8. In December 2007, between 22 and 25 people were arrested, among them four Lebanese nationals and one Kazakh national, on charges of belonging to the Ahbash sect, considered by some Muslim scholars to be a heretic sect of Islam. The detainees were charged with “contempt of Islam” and membership in an illegal organization. Quoting a judicial source, Reuters reported that the detainees were questioned on charges of disseminating ideas such as the permissibility of Muslims praying without prior ablutions and receiving blessings from graves and the dead. The men were released in February 2008 but the charges against them have not been dropped.
Inadequate Response to Sectarian Violence
9. Throughout 2008, the State has failed to respond adequately to incidents of Muslim-Christian sectarian violence, event when these incidents led to the loss of life. In addition to ignoring the root causes of such violence, the State has failed to establish justice for the victims of sectarian attacks or end the impunity enjoyed by the perpetrators.
10. For instance, on 31 May 2008, at approximately 5 pm, monks at the Abu Fana Monastery, located 270 km south of Cairo near the city of Mallawi in the Minya province, came under armed attack by some 60 Bedouin living in Qasr Hur, a village adjacent to the monastery. Shots were fired at the monastery for at least four hours, after which security forces arrived to stop the assault. The clash grew out of a dispute that began several years ago between the monks at the ancient monastery, who have launched a land reclamation effort around the monastery, and Muslim Bedouins living in the adjacent village, who consider the land theirs by right of occupancy; the lands in question are state owned. Information gathered by human rights investigators indicates that the assault resulted in the destruction of a small church built on the monastery’s farm and its entire contents.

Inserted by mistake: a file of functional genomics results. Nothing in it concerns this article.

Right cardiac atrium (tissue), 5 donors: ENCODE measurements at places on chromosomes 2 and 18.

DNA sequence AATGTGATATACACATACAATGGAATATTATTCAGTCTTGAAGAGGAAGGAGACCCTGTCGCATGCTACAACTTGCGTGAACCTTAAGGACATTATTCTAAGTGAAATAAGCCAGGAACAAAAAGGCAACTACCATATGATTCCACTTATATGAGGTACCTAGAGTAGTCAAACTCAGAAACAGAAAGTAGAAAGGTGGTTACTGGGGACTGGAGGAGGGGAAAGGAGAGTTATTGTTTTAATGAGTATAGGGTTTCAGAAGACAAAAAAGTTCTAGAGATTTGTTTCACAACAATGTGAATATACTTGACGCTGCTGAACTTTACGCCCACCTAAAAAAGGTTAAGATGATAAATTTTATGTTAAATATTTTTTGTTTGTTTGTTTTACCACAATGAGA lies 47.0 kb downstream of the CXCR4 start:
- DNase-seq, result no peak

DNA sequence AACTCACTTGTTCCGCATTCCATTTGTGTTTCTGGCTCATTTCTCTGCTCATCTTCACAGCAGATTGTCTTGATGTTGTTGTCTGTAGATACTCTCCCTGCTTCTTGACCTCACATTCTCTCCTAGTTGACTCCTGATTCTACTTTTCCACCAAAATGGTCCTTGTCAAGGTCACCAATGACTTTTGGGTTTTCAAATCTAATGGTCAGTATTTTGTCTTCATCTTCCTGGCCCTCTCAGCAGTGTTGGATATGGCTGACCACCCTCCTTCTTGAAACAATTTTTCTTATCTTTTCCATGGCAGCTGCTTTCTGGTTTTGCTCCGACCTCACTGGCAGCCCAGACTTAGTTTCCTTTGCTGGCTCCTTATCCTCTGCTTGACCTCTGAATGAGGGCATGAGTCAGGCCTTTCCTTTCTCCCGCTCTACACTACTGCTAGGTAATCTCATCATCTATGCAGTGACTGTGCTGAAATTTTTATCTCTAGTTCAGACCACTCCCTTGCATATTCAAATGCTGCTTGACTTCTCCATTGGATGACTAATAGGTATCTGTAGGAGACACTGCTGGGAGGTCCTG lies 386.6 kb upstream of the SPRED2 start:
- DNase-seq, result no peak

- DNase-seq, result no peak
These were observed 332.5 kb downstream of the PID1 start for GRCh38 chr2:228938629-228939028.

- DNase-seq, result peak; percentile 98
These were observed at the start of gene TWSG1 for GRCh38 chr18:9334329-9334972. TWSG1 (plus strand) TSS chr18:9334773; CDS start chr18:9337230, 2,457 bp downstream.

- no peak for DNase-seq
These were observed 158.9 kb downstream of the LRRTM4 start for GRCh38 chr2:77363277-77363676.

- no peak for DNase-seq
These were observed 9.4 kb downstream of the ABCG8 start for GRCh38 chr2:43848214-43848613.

11. During the clashes one Muslim farmer was killed by gunshot whose source remains unrevealed, seven monks were injured, including three who were kidnapped by the Bedouin before being released a few hours later. The injured monks, who were moved to Cairo hospitals for treatment, sustained shrapnel wounds after two of them were shot. They also sustained broken bones, muscle tears, and bruises and injuries due to physical blows, whipping, dragging, and pelting with stones. Some of the injured monks who had been kidnapped by the Bedouin were physically abused and their religious beliefs were denigrated. They were forced to spit at the cross under physical duress and cite the shahada indicating their conversion to Islam (There is no god but Allah and Mohammed is His messenger).